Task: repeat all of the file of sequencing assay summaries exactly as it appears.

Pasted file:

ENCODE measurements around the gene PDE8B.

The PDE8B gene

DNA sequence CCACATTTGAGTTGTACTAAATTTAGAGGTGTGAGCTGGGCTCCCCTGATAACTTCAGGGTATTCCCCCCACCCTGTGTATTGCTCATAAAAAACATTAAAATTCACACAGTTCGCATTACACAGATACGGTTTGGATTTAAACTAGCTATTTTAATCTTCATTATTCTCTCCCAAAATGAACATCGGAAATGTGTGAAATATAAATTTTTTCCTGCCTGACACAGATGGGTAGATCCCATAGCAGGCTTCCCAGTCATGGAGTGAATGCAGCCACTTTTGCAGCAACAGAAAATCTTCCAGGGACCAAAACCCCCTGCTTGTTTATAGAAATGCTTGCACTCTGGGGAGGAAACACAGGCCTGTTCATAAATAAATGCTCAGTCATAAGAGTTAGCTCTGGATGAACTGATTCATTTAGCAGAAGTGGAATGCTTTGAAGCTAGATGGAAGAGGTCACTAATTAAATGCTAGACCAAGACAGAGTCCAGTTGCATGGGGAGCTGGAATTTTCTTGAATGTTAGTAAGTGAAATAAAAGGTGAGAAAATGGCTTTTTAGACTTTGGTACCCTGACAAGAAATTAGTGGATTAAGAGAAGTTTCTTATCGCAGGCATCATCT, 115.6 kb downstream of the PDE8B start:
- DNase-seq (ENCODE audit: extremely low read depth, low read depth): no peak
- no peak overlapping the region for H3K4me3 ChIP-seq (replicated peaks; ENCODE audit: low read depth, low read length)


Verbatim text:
ENCODE measurements around the gene PDE8B.

The PDE8B gene

DNA sequence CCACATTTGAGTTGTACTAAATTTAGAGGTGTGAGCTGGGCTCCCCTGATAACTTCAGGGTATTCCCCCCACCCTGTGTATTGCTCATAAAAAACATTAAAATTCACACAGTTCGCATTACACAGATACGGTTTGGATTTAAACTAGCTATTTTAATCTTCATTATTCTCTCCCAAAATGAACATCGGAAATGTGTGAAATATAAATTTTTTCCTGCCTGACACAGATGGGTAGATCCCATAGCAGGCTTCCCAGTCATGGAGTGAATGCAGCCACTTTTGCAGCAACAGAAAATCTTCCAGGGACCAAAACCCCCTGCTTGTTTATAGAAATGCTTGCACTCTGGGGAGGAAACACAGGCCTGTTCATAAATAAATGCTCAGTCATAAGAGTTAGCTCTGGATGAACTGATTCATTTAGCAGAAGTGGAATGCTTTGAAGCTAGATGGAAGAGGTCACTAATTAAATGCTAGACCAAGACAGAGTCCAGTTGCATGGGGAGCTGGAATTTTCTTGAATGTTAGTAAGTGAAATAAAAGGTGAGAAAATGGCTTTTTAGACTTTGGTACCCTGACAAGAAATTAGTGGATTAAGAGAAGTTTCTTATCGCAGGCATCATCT, 115.6 kb downstream of the PDE8B start:
- DNase-seq (ENCODE audit: extremely low read depth, low read depth): no peak
- no peak overlapping the region for H3K4me3 ChIP-seq (replicated peaks; ENCODE audit: low read depth, low read length)